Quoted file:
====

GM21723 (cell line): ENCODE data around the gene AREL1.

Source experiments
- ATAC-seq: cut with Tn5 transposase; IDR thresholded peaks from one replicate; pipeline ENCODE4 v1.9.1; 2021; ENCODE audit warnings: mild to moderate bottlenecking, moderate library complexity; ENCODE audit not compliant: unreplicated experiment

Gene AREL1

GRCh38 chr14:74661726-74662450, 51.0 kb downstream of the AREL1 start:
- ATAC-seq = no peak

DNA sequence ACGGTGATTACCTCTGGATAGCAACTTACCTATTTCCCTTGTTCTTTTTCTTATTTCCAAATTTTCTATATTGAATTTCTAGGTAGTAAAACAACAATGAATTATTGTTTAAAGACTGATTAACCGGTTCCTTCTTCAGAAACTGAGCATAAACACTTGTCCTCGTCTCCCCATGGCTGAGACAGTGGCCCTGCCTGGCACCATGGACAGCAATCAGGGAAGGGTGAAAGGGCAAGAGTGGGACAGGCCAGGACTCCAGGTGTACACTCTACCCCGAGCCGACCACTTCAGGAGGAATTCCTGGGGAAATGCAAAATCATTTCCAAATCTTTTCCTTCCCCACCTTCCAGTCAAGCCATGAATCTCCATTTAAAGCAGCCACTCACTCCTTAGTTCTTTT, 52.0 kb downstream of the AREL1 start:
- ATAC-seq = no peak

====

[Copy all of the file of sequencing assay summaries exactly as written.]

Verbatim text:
GM21723 (cell line): ENCODE data around the gene AREL1.

Source experiments
- ATAC-seq: cut with Tn5 transposase; IDR thresholded peaks from one replicate; pipeline ENCODE4 v1.9.1; 2021; ENCODE audit warnings: mild to moderate bottlenecking, moderate library complexity; ENCODE audit not compliant: unreplicated experiment

Gene AREL1

GRCh38 chr14:74661726-74662450, 51.0 kb downstream of the AREL1 start:
- ATAC-seq = no peak

DNA sequence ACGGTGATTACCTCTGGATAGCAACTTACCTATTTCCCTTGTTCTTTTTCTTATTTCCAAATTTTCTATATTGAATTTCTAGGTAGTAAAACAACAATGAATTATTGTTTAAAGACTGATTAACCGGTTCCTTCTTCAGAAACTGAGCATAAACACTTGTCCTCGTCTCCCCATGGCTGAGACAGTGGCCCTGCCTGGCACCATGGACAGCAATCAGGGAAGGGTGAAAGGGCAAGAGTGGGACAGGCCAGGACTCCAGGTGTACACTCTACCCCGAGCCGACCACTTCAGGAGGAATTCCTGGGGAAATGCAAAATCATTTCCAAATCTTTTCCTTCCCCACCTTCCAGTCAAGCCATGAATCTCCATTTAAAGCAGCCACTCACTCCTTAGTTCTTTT, 52.0 kb downstream of the AREL1 start:
- ATAC-seq = no peak